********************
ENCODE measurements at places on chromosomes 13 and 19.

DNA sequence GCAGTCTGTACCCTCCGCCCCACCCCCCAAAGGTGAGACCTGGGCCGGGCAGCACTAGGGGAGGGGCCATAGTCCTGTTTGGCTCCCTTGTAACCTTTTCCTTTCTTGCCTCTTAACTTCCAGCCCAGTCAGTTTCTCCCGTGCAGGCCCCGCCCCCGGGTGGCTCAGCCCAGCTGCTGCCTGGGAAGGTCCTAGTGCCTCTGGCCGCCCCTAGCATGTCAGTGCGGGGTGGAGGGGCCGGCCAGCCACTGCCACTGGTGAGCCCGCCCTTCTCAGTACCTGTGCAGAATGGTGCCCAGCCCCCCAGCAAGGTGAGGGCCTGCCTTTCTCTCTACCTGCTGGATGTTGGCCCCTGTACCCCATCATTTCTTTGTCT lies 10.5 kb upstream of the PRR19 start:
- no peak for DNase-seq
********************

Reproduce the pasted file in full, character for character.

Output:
ENCODE measurements at places on chromosomes 13 and 19.

DNA sequence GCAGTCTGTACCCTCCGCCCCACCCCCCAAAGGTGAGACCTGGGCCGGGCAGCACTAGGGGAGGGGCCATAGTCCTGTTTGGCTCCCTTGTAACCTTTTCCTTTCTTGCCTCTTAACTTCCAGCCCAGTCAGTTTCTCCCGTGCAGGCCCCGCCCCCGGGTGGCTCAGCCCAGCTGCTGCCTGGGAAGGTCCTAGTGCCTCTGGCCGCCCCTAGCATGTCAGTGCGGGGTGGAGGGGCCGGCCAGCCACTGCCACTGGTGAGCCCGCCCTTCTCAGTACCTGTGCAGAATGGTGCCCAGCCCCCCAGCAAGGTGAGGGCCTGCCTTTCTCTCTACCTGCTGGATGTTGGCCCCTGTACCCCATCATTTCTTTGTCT lies 10.5 kb upstream of the PRR19 start:
- no peak for DNase-seq